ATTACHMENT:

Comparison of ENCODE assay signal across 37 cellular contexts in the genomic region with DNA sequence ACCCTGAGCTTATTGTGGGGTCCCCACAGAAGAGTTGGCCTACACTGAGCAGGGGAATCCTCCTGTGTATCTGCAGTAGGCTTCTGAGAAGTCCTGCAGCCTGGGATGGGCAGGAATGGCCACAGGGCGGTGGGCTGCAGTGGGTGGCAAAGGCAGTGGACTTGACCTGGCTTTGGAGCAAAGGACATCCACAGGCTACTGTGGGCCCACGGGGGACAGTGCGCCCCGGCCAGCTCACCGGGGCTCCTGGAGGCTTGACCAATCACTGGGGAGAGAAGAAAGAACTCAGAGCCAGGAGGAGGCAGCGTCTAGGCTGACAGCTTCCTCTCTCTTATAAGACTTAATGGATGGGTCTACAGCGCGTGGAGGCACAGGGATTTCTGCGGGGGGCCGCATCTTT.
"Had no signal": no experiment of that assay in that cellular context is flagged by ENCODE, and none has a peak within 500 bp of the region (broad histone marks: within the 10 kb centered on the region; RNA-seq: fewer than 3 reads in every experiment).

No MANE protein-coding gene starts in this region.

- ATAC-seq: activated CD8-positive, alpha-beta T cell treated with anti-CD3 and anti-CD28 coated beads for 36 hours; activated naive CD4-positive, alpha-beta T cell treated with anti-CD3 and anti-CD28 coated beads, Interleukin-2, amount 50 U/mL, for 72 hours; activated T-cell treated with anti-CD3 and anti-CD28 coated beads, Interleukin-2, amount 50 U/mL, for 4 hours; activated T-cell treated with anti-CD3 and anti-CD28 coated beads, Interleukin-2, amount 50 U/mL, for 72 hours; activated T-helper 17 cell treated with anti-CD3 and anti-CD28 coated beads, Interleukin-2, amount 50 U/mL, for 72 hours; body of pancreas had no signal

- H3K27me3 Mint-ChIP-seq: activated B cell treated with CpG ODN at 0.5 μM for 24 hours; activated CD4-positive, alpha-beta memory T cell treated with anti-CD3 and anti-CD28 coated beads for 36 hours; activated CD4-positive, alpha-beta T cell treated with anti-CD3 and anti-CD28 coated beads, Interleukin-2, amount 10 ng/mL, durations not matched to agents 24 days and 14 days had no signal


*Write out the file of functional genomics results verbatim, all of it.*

Comparison of ENCODE assay signal across 37 cellular contexts in the genomic region with DNA sequence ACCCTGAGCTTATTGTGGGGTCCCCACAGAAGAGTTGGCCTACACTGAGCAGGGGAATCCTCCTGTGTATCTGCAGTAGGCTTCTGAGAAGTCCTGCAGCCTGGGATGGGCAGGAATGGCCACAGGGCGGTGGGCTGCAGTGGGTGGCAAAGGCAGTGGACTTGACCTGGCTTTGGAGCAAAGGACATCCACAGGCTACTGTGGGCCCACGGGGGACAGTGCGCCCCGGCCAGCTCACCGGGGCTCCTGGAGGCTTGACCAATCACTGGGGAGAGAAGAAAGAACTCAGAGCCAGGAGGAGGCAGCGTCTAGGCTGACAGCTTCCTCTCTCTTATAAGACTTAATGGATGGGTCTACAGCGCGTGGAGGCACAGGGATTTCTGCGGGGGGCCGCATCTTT.
"Had no signal": no experiment of that assay in that cellular context is flagged by ENCODE, and none has a peak within 500 bp of the region (broad histone marks: within the 10 kb centered on the region; RNA-seq: fewer than 3 reads in every experiment).

No MANE protein-coding gene starts in this region.

- ATAC-seq: activated CD8-positive, alpha-beta T cell treated with anti-CD3 and anti-CD28 coated beads for 36 hours; activated naive CD4-positive, alpha-beta T cell treated with anti-CD3 and anti-CD28 coated beads, Interleukin-2, amount 50 U/mL, for 72 hours; activated T-cell treated with anti-CD3 and anti-CD28 coated beads, Interleukin-2, amount 50 U/mL, for 4 hours; activated T-cell treated with anti-CD3 and anti-CD28 coated beads, Interleukin-2, amount 50 U/mL, for 72 hours; activated T-helper 17 cell treated with anti-CD3 and anti-CD28 coated beads, Interleukin-2, amount 50 U/mL, for 72 hours; body of pancreas had no signal

- H3K27me3 Mint-ChIP-seq: activated B cell treated with CpG ODN at 0.5 μM for 24 hours; activated CD4-positive, alpha-beta memory T cell treated with anti-CD3 and anti-CD28 coated beads for 36 hours; activated CD4-positive, alpha-beta T cell treated with anti-CD3 and anti-CD28 coated beads, Interleukin-2, amount 10 ng/mL, durations not matched to agents 24 days and 14 days had no signal